Spotlight on: Celeste Bell

Celeste Bell. Photo Credit: Mary DeCicco

Celeste Bell is the Senior Director, Talent Acquisition at Major League Baseball.

How long have you been working at MLB?

It’ll be ten years in October.

Wow. That’s awesome. I take it you like it, then?

It’s a great place. It’s been the best place that I’ve ever worked.

How did you find out about it?

I’ve spent basically my entire career in professional sports. I started with internships at the Atlantic Coast Conference, and the Falcons… I spent two years at the NBA, and then came here. I was literally just searching opportunities online and found it and interviewed and the rest is history!

What do you like about it? What has kept you here?

It’s been a combination of things. For one, the people. The people really make the place what it is. You’ve got some really smart, driven people who are also really down to earth, that are willing to help you and guide you and in general want the best for you. No one wants you to fail, everyone wants you to win. That’s one of the things that has been really helpful for me because I’ve been able to grow so much. We’re pretty lean, as a company, and that has enabled me to do more than just one thing. I’ve been able to wear many hats over the years, touch a lot of different areas, and I’ve enjoyed that as well. It hasn’t just been recruiting, there’s been community outreach and compensation, there’s been a mix of skills I’ve been able to develop over time simply because there wasn’t another person to do it.

We’ve grown so much. We’ve kept pace with technology, and as technology changes, we’ve stayed current. We want to stay on the cutting edge of things. If there’s a new technology, there’s a team in our company that’s exploring it, whether it’s VR, or AR, or AI, you name it, there’s someone exploring what’s new in the world.

That’s fantastic. You focus primarily on recruiting, right?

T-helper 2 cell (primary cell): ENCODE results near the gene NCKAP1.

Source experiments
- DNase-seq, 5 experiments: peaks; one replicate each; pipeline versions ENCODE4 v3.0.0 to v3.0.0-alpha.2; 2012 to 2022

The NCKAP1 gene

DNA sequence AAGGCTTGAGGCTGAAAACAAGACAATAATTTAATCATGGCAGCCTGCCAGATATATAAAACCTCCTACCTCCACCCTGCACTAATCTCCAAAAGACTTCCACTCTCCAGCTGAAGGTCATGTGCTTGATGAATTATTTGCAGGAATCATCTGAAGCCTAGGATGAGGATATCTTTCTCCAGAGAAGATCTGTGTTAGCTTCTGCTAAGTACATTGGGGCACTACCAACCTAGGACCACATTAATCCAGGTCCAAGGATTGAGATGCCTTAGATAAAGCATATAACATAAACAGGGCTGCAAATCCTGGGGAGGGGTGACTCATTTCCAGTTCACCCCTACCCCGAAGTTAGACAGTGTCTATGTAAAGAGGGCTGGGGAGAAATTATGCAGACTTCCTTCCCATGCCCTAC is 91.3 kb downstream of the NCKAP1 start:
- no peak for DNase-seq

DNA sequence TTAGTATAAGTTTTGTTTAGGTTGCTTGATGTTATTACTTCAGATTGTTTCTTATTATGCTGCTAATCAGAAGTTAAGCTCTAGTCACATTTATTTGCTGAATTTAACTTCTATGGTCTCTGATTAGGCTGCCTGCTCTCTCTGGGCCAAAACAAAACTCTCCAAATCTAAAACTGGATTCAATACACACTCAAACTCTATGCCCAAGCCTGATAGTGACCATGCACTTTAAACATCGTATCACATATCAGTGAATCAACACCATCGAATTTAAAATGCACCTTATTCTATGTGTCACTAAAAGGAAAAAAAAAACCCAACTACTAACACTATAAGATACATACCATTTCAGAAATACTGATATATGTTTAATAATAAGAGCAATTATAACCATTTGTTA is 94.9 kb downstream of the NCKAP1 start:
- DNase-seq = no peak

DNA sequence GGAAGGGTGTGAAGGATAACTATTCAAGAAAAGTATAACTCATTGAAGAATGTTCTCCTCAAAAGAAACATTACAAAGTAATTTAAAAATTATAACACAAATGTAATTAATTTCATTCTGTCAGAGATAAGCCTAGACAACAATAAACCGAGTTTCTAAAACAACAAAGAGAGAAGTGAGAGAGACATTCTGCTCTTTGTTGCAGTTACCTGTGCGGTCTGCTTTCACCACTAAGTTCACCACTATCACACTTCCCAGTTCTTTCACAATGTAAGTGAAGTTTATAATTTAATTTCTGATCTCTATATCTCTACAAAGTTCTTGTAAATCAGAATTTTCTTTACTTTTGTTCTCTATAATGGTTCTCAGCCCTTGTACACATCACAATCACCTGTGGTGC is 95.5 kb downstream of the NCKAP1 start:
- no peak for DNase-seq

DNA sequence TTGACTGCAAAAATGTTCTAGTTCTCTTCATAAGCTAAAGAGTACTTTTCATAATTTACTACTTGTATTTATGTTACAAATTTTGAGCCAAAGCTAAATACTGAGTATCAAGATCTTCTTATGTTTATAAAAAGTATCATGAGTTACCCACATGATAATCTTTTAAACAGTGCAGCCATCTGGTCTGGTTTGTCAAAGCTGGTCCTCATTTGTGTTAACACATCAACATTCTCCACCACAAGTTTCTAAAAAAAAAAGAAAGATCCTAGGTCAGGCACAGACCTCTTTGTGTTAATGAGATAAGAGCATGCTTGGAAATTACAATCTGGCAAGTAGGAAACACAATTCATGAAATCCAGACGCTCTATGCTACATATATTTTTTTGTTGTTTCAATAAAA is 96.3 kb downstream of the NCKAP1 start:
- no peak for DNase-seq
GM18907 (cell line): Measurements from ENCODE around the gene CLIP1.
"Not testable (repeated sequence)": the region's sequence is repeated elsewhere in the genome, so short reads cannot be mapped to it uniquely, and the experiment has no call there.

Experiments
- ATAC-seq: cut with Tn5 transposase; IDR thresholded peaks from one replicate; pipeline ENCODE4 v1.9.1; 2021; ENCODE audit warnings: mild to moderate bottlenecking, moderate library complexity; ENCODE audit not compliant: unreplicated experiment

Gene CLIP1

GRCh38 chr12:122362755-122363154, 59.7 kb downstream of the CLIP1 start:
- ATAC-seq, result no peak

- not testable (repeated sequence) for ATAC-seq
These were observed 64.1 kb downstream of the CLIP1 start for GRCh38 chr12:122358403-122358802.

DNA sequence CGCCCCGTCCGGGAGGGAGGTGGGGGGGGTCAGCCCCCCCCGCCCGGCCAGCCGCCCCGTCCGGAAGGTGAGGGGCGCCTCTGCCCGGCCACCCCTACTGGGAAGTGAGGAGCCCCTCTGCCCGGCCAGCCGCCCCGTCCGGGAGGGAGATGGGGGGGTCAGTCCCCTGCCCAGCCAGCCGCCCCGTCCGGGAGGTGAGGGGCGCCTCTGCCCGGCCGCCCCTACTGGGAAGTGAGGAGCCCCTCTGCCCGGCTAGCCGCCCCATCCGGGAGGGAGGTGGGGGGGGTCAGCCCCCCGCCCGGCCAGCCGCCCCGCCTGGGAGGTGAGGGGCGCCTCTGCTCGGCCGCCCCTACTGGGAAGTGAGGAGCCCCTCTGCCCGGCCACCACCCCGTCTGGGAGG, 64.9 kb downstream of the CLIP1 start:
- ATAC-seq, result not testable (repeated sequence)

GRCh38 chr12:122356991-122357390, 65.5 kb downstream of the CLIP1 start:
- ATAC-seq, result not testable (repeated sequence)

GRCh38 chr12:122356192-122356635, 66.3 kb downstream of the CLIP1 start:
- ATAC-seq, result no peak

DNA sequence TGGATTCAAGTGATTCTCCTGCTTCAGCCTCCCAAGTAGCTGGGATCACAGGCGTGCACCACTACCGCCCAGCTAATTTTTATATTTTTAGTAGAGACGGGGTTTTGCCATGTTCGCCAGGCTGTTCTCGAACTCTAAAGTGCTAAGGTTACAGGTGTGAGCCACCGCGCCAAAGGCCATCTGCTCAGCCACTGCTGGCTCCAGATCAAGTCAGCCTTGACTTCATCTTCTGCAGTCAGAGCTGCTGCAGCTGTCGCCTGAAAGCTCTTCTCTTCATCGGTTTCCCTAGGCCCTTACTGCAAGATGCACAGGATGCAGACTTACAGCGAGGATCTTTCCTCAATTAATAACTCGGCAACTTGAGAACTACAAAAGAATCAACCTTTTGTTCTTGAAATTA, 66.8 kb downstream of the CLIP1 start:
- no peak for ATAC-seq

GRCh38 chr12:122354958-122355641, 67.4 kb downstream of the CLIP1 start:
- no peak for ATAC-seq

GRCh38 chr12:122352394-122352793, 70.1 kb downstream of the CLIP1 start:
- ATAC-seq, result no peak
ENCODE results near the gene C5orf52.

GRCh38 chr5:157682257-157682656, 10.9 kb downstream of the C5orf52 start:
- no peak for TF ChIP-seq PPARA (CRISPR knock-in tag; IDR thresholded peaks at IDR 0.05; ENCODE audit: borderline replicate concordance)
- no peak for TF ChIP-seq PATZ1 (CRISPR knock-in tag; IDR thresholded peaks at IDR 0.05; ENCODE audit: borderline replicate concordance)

That’s correct. When I started ten years ago, I was the sole recruiter here. I had to learn how to recruit across the board for both business and technology. Since then, I’ve been able to hire a staff, and we have a team of technical recruiters. I primarily work on the business side, but I oversee the entire team. We recruit across the board, from accountants, to lawyers, to every kind of engineer you can think of, software engineers, mobile engineers, system engineers, network engineers, IT personnel, video game designers. It’s overseeing that group that’s building the latest and greatest.

You’ve seen all the All Stars shining up their LinkedIn’s, building their resumes, preparing to enter the workforce. Is there one characteristic that makes a prospective employee stand out?

What makes people stand out for us is their attitude. Because we operate pretty lean, the willingness to do whatever is asked of you, if anything is thrown your way to pick it up and run with it whether you know about it or not. That willingness to learn it whether you know it or not. And knowing that you may fail, that’s okay, everyone does, it’s accepted. You learn from it, you grow from it, you move on. And so positive attitude is one of the most important things someone can bring to our organization.

On the flipside, bad attitude is the fastest way to not get a job here. To come in and not want to do whatever is asked, the little things that make a difference. Attitude, I can’t speak to it enough. Skillset you can learn. Whether you know something or not coming in the door, you can always learn it. Attitude is a lot harder to teach.

It’s funny. I don’t think before this conversation I ever thought of it this way, but it seems like a lot of the way MLB is run is similar to a lot of startups, in that you’re looking for a flexible, responsive, fast team.

That’s correct. That adaptability is really important.

Do you find, as a person of color, that there’s a lot of support within MLB for you and your experiences, and spaces to air them?